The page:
Earwax do’s and don’ts

By The Health News Team | January 13, 2017
Earwax do’s and don’ts

Our moms told us not to do it. Our doctors agreed. And yet, we still can't keep ourselves from sticking a cotton swab in our ears to clean out excess earwax.

The problem is so worrisome that the American Academy of Otolaryngology—Head and Neck Surgery Foundation felt it was necessary to release updated guidelines on best practices related to the treatment of earwax buildup, also known as cerumen impaction.

Along with treatment recommendations for medical professionals, the foundation offers the rest of us very clear "do's and don'ts" in an effort to prevent damage that can be caused by our misguided attempts to manually clean out earwax.

"Earwax is a natural and protective substance that rarely needs to be removed unless a patient is having symptoms of a blockage," says Dr. Brent Driskill, a board-certified otolaryngologist affiliated with Sharp Community Medical Group.

In fact, our bodies produce earwax to clean and protect our ears from dirt and dust. When small matter makes its way into our ears, the wax "traps" the debris so that it doesn't travel farther into our ear canals. As we chew and talk, the movement of our jaw causes the earwax to move toward the ear's opening so that it can naturally flake off or wash out as a part of regular bathing.

Using cotton swabs or other items to clean out our ears only serves to push the earwax deeper into the ear canal. This can cause far greater problems than a little extra earwax, including an impacted ear canal and permanent damage to the eardrum.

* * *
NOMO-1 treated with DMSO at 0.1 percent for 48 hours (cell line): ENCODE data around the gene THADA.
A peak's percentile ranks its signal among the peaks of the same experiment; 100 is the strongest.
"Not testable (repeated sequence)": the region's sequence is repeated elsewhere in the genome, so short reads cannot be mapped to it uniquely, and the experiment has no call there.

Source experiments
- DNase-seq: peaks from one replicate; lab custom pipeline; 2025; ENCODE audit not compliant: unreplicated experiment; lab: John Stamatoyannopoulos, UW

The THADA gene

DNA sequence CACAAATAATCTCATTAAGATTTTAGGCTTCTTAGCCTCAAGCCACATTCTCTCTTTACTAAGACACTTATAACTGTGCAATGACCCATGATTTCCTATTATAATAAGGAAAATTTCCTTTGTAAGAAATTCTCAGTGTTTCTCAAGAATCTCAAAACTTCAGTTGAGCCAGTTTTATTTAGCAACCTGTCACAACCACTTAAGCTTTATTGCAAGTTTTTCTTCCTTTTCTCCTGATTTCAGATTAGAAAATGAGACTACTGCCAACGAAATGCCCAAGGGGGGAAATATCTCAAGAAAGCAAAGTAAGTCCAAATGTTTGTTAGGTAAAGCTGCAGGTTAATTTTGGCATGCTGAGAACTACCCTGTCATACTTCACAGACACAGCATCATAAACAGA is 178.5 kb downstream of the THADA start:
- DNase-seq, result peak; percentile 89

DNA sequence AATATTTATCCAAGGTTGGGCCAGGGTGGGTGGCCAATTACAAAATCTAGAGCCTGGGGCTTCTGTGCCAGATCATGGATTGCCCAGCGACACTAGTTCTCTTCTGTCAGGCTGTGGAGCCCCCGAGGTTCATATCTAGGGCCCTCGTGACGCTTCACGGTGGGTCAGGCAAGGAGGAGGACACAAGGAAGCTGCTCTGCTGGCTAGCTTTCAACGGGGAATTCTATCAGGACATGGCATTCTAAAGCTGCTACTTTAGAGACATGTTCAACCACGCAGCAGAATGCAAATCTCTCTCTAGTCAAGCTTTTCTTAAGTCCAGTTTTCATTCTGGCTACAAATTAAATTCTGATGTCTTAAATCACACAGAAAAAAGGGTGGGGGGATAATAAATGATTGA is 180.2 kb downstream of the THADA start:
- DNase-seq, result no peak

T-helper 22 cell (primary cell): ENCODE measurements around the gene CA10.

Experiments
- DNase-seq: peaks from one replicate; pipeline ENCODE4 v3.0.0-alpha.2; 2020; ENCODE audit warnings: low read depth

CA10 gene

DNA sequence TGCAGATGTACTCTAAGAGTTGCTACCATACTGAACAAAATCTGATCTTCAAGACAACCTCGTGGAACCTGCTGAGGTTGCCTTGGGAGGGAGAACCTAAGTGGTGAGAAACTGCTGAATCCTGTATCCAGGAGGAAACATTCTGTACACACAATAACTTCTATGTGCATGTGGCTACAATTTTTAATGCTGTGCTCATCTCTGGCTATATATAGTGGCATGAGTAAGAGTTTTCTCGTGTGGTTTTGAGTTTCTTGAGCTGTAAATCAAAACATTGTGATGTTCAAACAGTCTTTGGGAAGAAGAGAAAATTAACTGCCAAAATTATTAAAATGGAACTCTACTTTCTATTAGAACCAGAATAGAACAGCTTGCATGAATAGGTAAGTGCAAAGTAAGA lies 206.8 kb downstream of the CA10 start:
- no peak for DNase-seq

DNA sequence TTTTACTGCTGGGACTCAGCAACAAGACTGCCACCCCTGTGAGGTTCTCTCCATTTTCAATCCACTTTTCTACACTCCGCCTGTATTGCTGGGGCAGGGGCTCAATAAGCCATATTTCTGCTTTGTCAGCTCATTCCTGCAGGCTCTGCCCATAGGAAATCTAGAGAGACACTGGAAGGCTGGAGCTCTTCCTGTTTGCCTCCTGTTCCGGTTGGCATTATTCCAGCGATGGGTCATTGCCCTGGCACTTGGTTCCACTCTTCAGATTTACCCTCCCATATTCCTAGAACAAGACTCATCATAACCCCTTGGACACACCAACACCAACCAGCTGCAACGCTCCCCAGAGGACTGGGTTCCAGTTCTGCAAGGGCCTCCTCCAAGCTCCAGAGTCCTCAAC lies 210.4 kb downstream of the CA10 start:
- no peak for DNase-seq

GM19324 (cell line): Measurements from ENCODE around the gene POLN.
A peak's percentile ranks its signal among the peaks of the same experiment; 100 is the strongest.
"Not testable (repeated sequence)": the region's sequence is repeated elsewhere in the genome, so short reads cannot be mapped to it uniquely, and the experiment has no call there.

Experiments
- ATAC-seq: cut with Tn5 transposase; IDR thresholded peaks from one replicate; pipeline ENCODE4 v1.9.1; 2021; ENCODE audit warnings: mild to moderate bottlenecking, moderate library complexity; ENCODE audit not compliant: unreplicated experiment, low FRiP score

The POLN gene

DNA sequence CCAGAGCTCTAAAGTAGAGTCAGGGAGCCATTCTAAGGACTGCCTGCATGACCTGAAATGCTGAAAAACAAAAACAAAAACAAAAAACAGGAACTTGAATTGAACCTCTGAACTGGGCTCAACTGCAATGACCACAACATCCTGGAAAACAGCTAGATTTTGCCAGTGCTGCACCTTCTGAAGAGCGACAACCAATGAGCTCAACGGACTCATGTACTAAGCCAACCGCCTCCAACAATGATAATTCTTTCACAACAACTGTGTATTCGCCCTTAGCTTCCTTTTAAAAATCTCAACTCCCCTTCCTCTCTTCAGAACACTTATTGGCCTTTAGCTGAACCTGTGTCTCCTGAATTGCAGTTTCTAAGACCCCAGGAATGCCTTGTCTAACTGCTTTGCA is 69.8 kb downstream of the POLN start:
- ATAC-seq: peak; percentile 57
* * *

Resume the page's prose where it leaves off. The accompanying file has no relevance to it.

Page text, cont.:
"If earwax builds up to the point of cerumen impaction, symptoms such as hearing loss, earache, ear fullness, itchiness, reflex cough, dizziness and ringing (tinnitus) can occur," says Dr. Driskill. "It is also possible for water to get stuck behind the earwax and develop into infection, especially in the immunocompromised patient, such as patients with diabetes, HIV or those undergoing chemotherapy treatments."

Occasionally, a natural buildup of earwax can occur. However, the new guidelines are adamant about the following:

  • Don't overclean your ears — excessive cleaning can irritate your ear, cause infection and increase the chance of impaction.

  • Don't put anything into your ear canal — cotton swabs, hair pins, toothpicks, etc., can all injure your ear.

  • Don't use ear candles — there is no evidence that they remove impacted earwax and they may cause serious damage to your ear.

Dr. Driskill recommends that rather than trying to solve the problem at home by using tools or other dangerous methods, people should seek medical treatment. If indicated, a medical professional can perform a very simple, safe and pain-free procedure to remove impacted earwax.

"There are multiple causes and complications associated with cerumen impaction, and when earwax builds up and causes uncomfortable symptoms, it is time to be evaluated by a doctor," he says. "However, it is not recommended to have earwax removed unless it is causing symptoms."

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